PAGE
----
The art of not "playing to pictures" in British cinemas, 1906-1914
Burrows, Jon (2013) The art of not "playing to pictures" in British cinemas, 1906-1914. In: Brown, Julie and Davison, Annette, (eds.) The Sounds of the Silents in Britain. Oxford: Oxford University Press. ISBN 9780199797615 (In Press)Full text not available from this repository.
Official URL: http://dx.doi.org/10.1093/acprof:oso/9780199797615...
It is traditionally thought that during the first ten years in which permanent cinemas became established in Britain, the accompaniment to silent films was typically supplied by lone pianists who improvised musical themes that subserviently complemented narrative developments as they unfolded on screen. This chapter acknowledges that, following a period in which mechanical musical devices predominated, this model was widely espoused around 1909–10. But it argues that such practices quickly fell out of fashion. Using the evidence of cinema licensing records, as well as debates published in the film-industry trade press, the chapter demonstrates that miniature orchestras had been installed in the majority of cinemas in London by 1913 and that such orchestras rarely attempted to tightly synchronize their music with the films they accompanied.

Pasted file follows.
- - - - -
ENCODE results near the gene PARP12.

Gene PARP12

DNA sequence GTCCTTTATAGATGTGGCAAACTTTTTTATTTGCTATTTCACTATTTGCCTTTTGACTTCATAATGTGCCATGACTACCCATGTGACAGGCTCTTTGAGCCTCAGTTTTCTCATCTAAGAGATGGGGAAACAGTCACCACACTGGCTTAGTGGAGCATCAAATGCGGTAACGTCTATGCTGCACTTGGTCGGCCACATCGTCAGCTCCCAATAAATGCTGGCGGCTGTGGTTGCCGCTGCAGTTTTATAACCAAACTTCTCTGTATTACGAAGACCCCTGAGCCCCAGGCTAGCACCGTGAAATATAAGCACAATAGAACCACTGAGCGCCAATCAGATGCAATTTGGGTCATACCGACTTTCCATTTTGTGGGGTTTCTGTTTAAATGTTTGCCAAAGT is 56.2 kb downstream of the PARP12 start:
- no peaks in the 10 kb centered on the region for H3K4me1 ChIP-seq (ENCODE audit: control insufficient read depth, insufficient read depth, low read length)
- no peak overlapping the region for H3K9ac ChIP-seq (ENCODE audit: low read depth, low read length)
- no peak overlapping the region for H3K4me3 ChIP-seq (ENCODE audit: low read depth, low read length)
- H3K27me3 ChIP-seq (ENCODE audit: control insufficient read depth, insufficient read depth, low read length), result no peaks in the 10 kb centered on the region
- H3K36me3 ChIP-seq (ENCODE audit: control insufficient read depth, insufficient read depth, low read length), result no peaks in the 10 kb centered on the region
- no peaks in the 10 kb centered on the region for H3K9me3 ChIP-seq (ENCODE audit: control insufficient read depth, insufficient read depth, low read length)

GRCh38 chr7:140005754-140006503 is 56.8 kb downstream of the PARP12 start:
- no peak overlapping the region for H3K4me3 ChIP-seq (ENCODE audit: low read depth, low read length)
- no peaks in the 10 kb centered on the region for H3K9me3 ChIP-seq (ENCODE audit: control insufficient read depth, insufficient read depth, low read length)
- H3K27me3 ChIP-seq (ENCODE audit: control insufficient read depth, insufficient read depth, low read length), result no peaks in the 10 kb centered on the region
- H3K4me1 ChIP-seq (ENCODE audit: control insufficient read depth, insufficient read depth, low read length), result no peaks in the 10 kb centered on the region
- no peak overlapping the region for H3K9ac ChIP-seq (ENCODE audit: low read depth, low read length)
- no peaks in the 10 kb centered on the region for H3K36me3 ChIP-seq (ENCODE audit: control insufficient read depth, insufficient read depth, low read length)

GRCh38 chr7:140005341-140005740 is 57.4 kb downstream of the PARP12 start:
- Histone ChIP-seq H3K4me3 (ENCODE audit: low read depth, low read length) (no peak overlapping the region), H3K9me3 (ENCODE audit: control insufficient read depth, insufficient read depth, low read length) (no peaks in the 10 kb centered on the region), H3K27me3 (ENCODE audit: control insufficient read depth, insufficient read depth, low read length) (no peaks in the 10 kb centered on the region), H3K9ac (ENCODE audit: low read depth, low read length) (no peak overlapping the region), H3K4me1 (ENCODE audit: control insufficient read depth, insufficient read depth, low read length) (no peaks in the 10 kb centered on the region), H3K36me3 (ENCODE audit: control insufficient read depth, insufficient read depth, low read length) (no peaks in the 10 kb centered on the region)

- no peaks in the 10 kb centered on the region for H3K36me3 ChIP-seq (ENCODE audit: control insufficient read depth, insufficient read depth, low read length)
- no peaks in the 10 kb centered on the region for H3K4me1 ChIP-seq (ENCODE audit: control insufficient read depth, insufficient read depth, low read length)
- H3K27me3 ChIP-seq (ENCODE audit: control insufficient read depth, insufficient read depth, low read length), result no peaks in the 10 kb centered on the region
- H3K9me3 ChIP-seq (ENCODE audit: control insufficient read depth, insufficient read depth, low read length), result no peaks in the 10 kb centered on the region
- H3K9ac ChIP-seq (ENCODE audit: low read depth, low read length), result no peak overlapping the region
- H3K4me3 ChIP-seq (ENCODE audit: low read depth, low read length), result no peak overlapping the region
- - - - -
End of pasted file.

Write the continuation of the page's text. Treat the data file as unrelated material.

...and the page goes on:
|Item Type:||Book Item|
|Subjects:||P Language and Literature > PN Literature (General) > PN1993 Motion Pictures|
|Divisions:||Faculty of Arts > Film and Television Studies|
|Publisher:||Oxford University Press|
|Place of Publication:||Oxford|
|Book Title:||The Sounds of the Silents in Britain|
|Editor:||Brown, Julie and Davison, Annette|
|Publication Status:||In Press|
|Access rights to Published version:||Restricted or Subscription Access|
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